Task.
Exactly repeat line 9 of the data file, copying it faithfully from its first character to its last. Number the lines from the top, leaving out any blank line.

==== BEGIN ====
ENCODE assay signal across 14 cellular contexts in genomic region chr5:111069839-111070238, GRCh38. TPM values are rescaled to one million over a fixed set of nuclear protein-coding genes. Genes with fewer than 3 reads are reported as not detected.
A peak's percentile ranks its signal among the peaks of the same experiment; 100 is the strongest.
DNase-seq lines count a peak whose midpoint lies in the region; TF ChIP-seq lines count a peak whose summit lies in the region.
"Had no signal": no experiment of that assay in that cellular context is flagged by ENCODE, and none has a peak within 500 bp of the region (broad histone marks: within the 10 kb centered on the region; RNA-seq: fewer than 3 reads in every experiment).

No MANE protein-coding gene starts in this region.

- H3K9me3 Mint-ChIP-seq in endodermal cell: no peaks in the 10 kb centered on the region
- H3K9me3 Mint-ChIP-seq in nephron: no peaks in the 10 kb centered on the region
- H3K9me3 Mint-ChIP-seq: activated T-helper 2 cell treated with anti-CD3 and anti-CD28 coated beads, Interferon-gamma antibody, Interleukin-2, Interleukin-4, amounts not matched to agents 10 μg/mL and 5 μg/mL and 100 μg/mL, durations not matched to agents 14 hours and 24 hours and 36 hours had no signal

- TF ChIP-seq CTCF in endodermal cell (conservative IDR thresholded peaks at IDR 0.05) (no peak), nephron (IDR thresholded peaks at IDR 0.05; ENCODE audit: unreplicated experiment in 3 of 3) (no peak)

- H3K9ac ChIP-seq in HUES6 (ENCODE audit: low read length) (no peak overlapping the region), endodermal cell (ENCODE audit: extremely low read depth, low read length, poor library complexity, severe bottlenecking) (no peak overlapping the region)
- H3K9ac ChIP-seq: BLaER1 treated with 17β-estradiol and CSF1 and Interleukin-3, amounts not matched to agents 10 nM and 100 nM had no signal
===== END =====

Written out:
- TF ChIP-seq CTCF in endodermal cell (conservative IDR thresholded peaks at IDR 0.05) (no peak), nephron (IDR thresholded peaks at IDR 0.05; ENCODE audit: unreplicated experiment in 3 of 3) (no peak)